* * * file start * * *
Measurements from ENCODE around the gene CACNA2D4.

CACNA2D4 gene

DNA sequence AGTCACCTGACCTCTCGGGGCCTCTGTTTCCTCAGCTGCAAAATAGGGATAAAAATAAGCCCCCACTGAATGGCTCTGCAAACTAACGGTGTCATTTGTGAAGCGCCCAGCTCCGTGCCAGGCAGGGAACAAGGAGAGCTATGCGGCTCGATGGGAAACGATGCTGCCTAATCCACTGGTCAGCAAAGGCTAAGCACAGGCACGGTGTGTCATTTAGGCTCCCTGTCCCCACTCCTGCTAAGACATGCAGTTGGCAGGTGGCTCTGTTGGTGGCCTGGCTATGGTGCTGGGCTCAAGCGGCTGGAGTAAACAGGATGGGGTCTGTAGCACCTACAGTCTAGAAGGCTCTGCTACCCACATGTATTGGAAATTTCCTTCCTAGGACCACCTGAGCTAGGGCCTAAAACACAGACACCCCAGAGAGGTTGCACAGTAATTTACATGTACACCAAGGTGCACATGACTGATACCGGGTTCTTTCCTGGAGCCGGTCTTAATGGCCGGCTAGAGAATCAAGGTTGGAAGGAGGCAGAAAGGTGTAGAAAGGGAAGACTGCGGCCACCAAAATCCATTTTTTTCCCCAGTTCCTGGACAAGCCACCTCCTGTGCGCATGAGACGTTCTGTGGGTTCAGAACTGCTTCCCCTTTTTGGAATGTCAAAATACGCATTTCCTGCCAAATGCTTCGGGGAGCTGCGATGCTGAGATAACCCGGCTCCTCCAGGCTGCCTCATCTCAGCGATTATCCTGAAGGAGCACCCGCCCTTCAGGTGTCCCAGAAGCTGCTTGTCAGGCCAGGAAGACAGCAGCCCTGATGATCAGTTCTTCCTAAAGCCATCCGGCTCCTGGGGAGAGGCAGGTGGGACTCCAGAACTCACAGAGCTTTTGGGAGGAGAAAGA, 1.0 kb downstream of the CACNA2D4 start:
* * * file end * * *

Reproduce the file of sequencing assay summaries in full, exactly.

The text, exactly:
Measurements from ENCODE around the gene CACNA2D4.

CACNA2D4 gene

DNA sequence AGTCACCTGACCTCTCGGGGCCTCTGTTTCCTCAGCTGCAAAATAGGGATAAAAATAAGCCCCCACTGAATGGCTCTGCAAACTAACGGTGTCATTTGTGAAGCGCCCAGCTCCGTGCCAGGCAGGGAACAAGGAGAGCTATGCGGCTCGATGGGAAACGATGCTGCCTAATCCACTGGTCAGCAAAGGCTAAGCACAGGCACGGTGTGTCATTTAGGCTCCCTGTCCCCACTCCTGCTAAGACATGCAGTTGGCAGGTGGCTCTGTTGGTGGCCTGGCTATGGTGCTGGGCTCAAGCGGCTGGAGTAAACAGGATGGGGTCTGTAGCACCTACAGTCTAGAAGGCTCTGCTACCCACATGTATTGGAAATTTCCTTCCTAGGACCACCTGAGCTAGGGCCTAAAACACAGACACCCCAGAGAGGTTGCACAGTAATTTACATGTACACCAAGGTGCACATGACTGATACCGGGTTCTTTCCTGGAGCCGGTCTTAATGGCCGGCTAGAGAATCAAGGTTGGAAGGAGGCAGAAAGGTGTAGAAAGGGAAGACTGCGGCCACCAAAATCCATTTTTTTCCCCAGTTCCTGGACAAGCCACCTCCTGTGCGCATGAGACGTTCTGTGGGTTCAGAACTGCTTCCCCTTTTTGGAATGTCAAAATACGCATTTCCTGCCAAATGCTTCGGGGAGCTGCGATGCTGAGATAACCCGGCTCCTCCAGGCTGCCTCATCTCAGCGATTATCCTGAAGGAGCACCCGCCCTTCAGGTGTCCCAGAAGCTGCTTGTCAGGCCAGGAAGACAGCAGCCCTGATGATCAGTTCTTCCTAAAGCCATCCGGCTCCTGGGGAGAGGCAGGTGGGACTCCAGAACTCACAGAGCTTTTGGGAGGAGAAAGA, 1.0 kb downstream of the CACNA2D4 start: